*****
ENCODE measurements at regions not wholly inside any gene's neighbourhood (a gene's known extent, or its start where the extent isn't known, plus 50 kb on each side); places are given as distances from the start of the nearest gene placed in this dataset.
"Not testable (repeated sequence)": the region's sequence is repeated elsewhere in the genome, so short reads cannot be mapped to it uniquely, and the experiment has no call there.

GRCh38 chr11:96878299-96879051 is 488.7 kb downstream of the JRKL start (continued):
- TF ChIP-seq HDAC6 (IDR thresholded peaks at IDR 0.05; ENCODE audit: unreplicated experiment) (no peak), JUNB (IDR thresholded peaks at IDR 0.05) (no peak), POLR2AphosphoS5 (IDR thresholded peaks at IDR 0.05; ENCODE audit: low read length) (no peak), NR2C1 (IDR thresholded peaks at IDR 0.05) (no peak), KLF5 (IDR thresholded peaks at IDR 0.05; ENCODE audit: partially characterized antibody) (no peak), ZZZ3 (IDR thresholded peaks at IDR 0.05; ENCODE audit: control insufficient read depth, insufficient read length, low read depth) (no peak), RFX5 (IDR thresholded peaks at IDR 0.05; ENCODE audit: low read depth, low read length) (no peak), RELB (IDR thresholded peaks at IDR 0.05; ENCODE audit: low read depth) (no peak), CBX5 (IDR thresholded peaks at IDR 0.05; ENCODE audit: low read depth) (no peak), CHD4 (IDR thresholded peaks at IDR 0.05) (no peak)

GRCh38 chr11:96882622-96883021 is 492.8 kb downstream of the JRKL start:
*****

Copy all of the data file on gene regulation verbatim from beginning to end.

ENCODE measurements at regions not wholly inside any gene's neighbourhood (a gene's known extent, or its start where the extent isn't known, plus 50 kb on each side); places are given as distances from the start of the nearest gene placed in this dataset.
"Not testable (repeated sequence)": the region's sequence is repeated elsewhere in the genome, so short reads cannot be mapped to it uniquely, and the experiment has no call there.

GRCh38 chr11:96878299-96879051 is 488.7 kb downstream of the JRKL start (continued):
- TF ChIP-seq HDAC6 (IDR thresholded peaks at IDR 0.05; ENCODE audit: unreplicated experiment) (no peak), JUNB (IDR thresholded peaks at IDR 0.05) (no peak), POLR2AphosphoS5 (IDR thresholded peaks at IDR 0.05; ENCODE audit: low read length) (no peak), NR2C1 (IDR thresholded peaks at IDR 0.05) (no peak), KLF5 (IDR thresholded peaks at IDR 0.05; ENCODE audit: partially characterized antibody) (no peak), ZZZ3 (IDR thresholded peaks at IDR 0.05; ENCODE audit: control insufficient read depth, insufficient read length, low read depth) (no peak), RFX5 (IDR thresholded peaks at IDR 0.05; ENCODE audit: low read depth, low read length) (no peak), RELB (IDR thresholded peaks at IDR 0.05; ENCODE audit: low read depth) (no peak), CBX5 (IDR thresholded peaks at IDR 0.05; ENCODE audit: low read depth) (no peak), CHD4 (IDR thresholded peaks at IDR 0.05) (no peak)

GRCh38 chr11:96882622-96883021 is 492.8 kb downstream of the JRKL start: